Reader Mail: Hi, Trisha! My daughter is 23 years old and got in Tel Aviv University for a study abroad program. She is very excited to move to Tel Aviv because of her friends have visited.
She heard a lot of good stories. Although we have a Jewish French family outside Tel Aviv, I was told that Israel is not very safe for girls, let alone travelers.
What should I do? Should I allow my daughter to go? Is Israel safe?
Your concerns as a mom are super valid. Imagine me explaining to my Asian family that I am living in Israel. It’s tough and it took a while for them to be okay with it.
Tel Aviv is a place for young people and your daughter will really really enjoy it.
I live here so if you need any help (or assurance), you can always send me an e-mail or contact me via Instagram DM.
I would also love to meet your daughter so I hope you can introduce me to her! I think being confident in living/traveling in Israel is all about having the right contacts.
Whatever you decide, good luck!
I have received a lot of nasty remarks about my ‘poor’ decisions on moving to Tel Aviv. Aside from Instagram stories of my daily life here, I don’t really know how to tell everyone that Israel is safe.
Now, in this post, I have to be honest that I can’t speak for the whole country because I only stayed in Tel Aviv longer. Most of the Israeli cities I visited were short stays (1-10 days) so I do not have the first-hand experience in the safety department.
Regardless of gender and travel preference, you will find the answers to your questions about Israel’s safety through Tel Aviv in this post.
Is Israel safe?
When I am outside of Israel, I have this habit of psychologically testing everyone. In every traveler’s story, the question “Where are you from?” always pops.
Sometimes, I feel like saying, “I am from the Philippines but I live in Tel Aviv.” Through this, I found out that not everyone knows about Tel Aviv so I always have to change my answer to “I’m from the Philippines but I live in Israel.”
For people who know both Israel and Tel Aviv, there are two different stories. If I say Tel Aviv, they’d go: “Oh wow, what an amazing city!”
But if I say Israel, all those rude comments and hate threads will intertwine and they’ll end up harassing me with questions about war and politics – 2 things I am not greatly involved in.
Why 2 different reactions?
For many, Israel is a war-torn country that has a dispute and never-ending problems with the territory. Israel can also connotate religion and Jews.
The single story of Israel has single imagery – the war and combat in Gaza and the West Bank are marked as ‘favorite’ in all the galleries of online media.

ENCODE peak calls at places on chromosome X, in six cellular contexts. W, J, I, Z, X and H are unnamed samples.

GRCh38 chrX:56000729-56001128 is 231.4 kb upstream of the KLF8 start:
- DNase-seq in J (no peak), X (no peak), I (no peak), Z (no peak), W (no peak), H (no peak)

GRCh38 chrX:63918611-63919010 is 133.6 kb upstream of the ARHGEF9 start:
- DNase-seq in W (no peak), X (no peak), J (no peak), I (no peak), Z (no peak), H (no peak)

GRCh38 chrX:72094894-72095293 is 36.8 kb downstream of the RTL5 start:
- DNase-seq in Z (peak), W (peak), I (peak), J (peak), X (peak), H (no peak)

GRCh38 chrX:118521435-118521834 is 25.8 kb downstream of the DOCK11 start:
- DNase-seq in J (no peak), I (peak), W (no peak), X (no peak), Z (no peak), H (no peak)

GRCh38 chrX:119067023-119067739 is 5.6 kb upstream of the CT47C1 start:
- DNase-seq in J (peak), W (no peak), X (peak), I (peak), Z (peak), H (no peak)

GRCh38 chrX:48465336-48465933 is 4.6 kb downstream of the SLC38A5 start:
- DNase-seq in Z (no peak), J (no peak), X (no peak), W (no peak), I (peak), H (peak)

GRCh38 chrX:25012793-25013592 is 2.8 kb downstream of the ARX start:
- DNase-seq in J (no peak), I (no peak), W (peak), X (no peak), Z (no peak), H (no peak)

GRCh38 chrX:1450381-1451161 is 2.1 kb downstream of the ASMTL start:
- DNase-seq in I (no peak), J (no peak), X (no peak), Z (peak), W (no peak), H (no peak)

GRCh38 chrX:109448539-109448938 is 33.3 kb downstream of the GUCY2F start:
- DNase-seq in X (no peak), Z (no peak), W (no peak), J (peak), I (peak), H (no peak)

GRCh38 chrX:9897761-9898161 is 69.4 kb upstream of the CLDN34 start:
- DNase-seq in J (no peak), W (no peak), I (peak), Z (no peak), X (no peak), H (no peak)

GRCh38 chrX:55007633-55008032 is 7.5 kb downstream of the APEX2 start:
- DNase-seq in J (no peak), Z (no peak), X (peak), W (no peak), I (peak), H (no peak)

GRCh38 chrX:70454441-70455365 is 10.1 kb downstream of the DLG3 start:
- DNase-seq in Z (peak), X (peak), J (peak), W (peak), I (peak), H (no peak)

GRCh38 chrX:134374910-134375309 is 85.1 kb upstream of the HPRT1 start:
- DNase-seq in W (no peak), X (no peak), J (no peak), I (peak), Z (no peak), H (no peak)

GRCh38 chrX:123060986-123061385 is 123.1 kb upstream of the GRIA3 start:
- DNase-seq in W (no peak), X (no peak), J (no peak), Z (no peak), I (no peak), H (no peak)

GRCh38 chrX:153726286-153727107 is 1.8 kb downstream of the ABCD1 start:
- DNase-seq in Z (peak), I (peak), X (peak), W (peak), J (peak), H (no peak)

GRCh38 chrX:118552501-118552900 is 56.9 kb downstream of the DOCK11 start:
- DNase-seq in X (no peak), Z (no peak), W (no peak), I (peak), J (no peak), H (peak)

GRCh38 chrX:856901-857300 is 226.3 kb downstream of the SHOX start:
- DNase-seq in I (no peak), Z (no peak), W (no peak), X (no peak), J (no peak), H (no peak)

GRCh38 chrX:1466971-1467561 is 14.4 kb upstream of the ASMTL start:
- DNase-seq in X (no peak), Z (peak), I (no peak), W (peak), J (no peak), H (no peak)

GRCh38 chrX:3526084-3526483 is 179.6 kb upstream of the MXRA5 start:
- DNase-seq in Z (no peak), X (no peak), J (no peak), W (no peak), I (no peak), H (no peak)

But Tel Aviv? It’s a bubble. Before coming here, I don’t have an embedded image of the city’s vibe because nobody shows it. It’s a different world that never implied religion, Judaism, or war.
Nobody wants to showcase the city life in the Mediterranean sea because it’s too pleasant. Israel should always be about war so featuring Tel Aviv in the media will ruin that established ‘publicity’.
The media is the by-product of knowing Israel and Tel Aviv as two different worlds and sometimes, if you hear about Tel Aviv and you’re not familiar with it, the image projecting in your mind is ugly and violent.
But this blog is a different kind of media. I’ve been using Tel Aviv as my base since August 2016 and what you will read here are my version and my own truth.
Again, as I have stated above, as this is my story, as I have full ownership of this blog as my creative space, you are going to get my version if you choose to continue reading.
Okay, mum. The rockets flying over Tel Aviv is so 2014
Now let’s lay the facts here. The news you read three years ago is very true. The Israel-Gaza conflict in 2014 is not a secret. There were kidnappings, bombs, and stabbing that shocked the world because it popped the Tel Aviv bubble.
For outsiders who are familiar with the city, it is very unimaginable that one of the most vibrant cities in the world was also compromised by this never-ending dispute.
I said ‘never-ending’ because it is still happening up to now but not here. The coast is literally clear. Positive or negative, you need to know that.
“Mum, the bombs are so 2014.”
“What do you mean? I saw them flying over Tel Aviv!”
“That was 3 years ago! How can I go out here every day with rockets flying around, huh?”
“I don’t know! But be careful! And don’t fall in love with a Jewish boy!”
I have to change how I put my mother’s actions into words. She is not a CNN fan. She is not believing everything she sees on TV. She doesn’t believe everything she reads on the news. SHE IS A MOTHER and I understand where this is coming from.
I assured her that this is very unlikely to happen again in Tel Aviv but if it does, you will hear loud sirens in the whole city which literally means “go to the nearest evacuation center and keep calm.”
All the areas and neighborhoods in Tel Aviv have their designated shelters and I know where they are all located so I’ll be fine. Even new houses and buildings are constructed to have safe rooms.
I never experienced this but I heard a lot of stories from my friends and most of them are very relaxed about it.
They even have funny stories about being caught up in a middle of an activity like swimming on the beach, getting out of the shower, working out in a gym, etc. No matter what you are doing, you have to drop everything when the siren calls.
I didn’t tell my mum about this but if the Philippines experiences this kind of emergency, I don’t think we have designated evacuation areas in my neighborhood that is safe from airstrikes. That is safe from anything! If this happens in my country, everyone will panic and wouldn’t know what to do.
In Israel, there is training. At a very young age, even children know where to go when this happens. They are prepared. The whole country ages 18 and above are trained because every freaking one is required to go to the army.
I don’t know any country in this world that has the same level of expertise when it comes to not panicking and exercising order even in the most dreaded circumstance.
You don’t want to talk about it but it’s time we do. When the London Bridge attack happened last week, where did people go? When the terror attack happened in Berlin, Stockholm, Paris, Manchester, Manila, Bangkok, Marawi, Nice, where did people go?
There were many shootings in schools in the United States where children were involved but were they instructed to go somewhere safe within the school’s premises?